Mills' constant

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In number theory, Mills' constant is defined as the smallest positive real number A such that the floor of the double exponential function

 \lfloor A^{3^{n}} \rfloor

is a prime number, for all positive integers n. This constant is named after William H. Mills who proved in 1947 the existence of A based on results of Guido Hoheisel and Albert Ingham on the prime gaps. Its value is unknown, but if the Riemann hypothesis is true, it is approximately 1.3063778838630806904686144926... (sequence A051021 in OEIS).

Mills primes[edit]

The primes generated by Mills' constant are known as Mills primes; if the Riemann hypothesis is true, the sequence begins

2, 11, 1361, 2521008887, 16022236204009818131831320183, 4113101149215104800030529537915953170486139623539759933135949994882770404074832568499, ... (sequence A051254 in OEIS).

If ai denotes the ith prime in this sequence, then ai can be calculated as the smallest prime number larger than a_{i-1}^3. In order to ensure that rounding A^{3^n}, for n = 1, 2, 3, …, produces this sequence of primes, it must be the case that a_i < (a_{i-1}+1)^3. The Hoheisel–Ingham results guarantee that there exists a prime between any two sufficiently large cubic numbers, which is sufficient to prove this inequality if we start from a sufficiently large first prime a_1. The Riemann hypothesis implies that there exists a prime between any two consecutive cubes, allowing the sufficiently large condition to be removed, and allowing the sequence of Mills' primes to begin at a1 = 2.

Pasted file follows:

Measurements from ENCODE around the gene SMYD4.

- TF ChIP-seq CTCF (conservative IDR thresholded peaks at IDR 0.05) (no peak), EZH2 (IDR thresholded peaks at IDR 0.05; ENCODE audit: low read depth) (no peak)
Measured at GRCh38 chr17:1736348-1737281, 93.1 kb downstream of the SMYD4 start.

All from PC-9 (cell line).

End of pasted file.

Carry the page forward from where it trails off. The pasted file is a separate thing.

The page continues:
Currently, the largest known Mills prime (under the Riemann hypothesis) is

\displaystyle (((((((((2^3+3)^3+30)^3+6)^3+80)^3+12)^3+450)^3+894)^3+3636)^3+70756)^3+97220,

which is 20,562 digits long.

Numerical calculation[edit]

By calculating the sequence of Mills primes, one can approximate Mills' constant as

A\approx a(n)^{1/3^n}.

Caldwell & Cheng (2005) used this method to compute almost seven thousand base 10 digits of Mills' constant under the assumption that the Riemann hypothesis is true. There is no closed-form formula known for Mills' constant, and it is not even known whether this number is rational (Finch 2003).

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